Susan Kaech, a professor and director of immunobiology at the Salk Institute for Biological Studies, points out that long-lived immune memory isn’t groundbreaking itself—human T cells can survive for decades if they remain unassailed. What’s really unprecedented is that these have been subjected to a 10-year beatdown: “It’d be like running a marathon every month,” says Kaech, “and you never got winded and your time never got longer.”

To Kaech, who was not involved in the study, the results hint that we’d benefit from tailoring vaccination programs to T cells, and beefing up the immune response by repeatedly challenging those cells, as Masopust’s triple-immunization strategy did for the mice. And immunologists have seen—with SARS-CoV-2 for example—that T cells bring the longest-lasting immunity. “As we saw the [SARS-CoV-2] virus mutate away from our antibody responses,” she says, “people were still protected—in part because they had a wide array of memory T cells that recognized other parts of the virus.”

The new study may also provide insights for treating cancer. Tumors hammer T cells nonstop, and eventually wear them down. “We see this exhaustion and this functional impairment kick in. We don’t really know exactly why,” says Jeff Rathmell, an immunologist at Vanderbilt University who was not involved in the work. “The whole goal of cancer immunotherapy is to overcome that. And this just shows you that it’s not like the cells have any intrinsic limit. They can continue to go and go and go.”

Rathmell thinks the insights from this paper might help advance a new approach called CAR-T therapy, in which doctors take a patient’s T cells and genetically modify them to better attack their tumor. Masopust’s team doesn’t yet know what genetic changes explain the mouse cells’ extraordinary fitness, but he and Rathmell think that mimicking those changes could make CAR-T more powerful.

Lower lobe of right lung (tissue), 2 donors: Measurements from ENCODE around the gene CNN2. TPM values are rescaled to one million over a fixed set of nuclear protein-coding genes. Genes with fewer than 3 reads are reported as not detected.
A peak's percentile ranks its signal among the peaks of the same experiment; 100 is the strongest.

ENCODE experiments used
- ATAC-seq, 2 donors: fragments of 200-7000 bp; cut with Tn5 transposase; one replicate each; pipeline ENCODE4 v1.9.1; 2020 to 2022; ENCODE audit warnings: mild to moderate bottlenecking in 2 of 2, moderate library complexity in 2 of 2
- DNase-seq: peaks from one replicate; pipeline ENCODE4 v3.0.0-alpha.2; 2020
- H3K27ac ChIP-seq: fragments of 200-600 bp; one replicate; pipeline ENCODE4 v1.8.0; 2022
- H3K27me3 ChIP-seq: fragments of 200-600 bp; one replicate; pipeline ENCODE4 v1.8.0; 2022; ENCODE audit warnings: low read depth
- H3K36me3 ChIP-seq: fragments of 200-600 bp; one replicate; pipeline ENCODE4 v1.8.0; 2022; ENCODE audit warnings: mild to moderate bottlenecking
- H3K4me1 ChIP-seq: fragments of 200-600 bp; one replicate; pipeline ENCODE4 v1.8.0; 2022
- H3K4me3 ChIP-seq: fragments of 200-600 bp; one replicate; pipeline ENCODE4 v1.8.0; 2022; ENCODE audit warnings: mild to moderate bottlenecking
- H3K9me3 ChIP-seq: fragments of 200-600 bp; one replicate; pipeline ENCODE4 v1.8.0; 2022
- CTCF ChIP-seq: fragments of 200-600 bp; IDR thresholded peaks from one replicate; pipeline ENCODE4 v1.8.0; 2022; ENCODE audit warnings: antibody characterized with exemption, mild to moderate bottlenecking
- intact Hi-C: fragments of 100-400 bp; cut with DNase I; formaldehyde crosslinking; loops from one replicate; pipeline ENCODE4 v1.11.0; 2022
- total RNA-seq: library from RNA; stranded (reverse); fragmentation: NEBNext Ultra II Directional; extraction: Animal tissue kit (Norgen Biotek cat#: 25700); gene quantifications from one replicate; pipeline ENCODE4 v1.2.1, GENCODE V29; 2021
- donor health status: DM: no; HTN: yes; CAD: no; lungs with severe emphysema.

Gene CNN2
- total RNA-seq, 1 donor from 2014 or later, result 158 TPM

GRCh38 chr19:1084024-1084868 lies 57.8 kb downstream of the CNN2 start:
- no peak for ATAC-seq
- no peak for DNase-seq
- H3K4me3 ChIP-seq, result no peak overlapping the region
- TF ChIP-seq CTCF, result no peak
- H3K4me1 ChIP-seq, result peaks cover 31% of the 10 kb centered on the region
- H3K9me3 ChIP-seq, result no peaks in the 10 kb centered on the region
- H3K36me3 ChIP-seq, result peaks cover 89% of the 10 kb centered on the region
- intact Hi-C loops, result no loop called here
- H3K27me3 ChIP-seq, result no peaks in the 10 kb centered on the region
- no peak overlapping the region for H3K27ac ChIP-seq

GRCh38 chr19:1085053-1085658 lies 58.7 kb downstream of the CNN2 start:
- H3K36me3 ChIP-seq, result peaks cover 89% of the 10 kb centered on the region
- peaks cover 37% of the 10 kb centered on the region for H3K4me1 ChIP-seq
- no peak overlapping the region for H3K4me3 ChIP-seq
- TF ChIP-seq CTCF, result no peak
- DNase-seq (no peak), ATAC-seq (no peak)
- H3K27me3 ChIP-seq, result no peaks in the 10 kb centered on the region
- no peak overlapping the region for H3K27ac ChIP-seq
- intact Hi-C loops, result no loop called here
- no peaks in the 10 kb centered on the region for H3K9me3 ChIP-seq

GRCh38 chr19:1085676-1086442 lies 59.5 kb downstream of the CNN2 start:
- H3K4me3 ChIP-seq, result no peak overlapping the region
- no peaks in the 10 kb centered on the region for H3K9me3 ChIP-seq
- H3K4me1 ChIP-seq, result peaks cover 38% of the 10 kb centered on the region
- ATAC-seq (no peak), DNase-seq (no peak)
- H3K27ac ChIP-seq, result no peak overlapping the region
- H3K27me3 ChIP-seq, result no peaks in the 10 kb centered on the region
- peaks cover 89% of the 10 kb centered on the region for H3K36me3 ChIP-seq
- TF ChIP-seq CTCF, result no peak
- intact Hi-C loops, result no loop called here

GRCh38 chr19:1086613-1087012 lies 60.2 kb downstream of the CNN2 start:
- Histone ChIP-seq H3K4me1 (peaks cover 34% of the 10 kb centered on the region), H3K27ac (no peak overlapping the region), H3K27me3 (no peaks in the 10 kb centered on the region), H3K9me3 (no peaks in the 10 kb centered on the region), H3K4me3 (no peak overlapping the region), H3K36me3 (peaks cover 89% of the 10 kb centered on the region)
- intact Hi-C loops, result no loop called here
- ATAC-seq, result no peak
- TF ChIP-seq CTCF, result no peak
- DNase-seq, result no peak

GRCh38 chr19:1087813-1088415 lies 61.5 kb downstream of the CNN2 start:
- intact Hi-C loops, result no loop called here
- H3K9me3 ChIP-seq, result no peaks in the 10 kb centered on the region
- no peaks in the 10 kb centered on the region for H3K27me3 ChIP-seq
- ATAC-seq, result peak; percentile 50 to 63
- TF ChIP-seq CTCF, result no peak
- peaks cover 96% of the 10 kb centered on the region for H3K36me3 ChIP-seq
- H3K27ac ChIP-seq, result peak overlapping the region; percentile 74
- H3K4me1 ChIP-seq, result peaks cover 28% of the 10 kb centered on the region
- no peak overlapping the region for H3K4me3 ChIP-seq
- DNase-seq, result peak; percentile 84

Alternatively, if the long-lived cells produce more of a certain protein that could support immune cell function in patients with cancer, chronic viral infections, or autoimmune diseases, that could be useful information for drug developers.

He and Wherry hope that Masopust’s mice can be a model for healthier aging. As people get older, their immune health declines as some T cells stay healthy, but others die or tire out. Pinpointing which genetic changes explain why some cells can achieve extreme longevity may offer clues about how to extend human immune health. “If T cells can stay alive forever,” Wherry wonders, “how do we actually keep the good T cells around?”

There are other big questions to answer, too, like why these mouse cells were able to proliferate without becoming cancerous—do they have some outrageous knack for repairing themselves to prevent mutation? Why does rest between viral challenges seem to be so important, and how long does that rest have to last? And was Hayflick perhaps too pessimistic? “The Hayflick limit has been around forever. But this data would say that it’s incomplete, or maybe even just wrong,” says Rathmell. “I mean, talk about a finding that changes dogma.”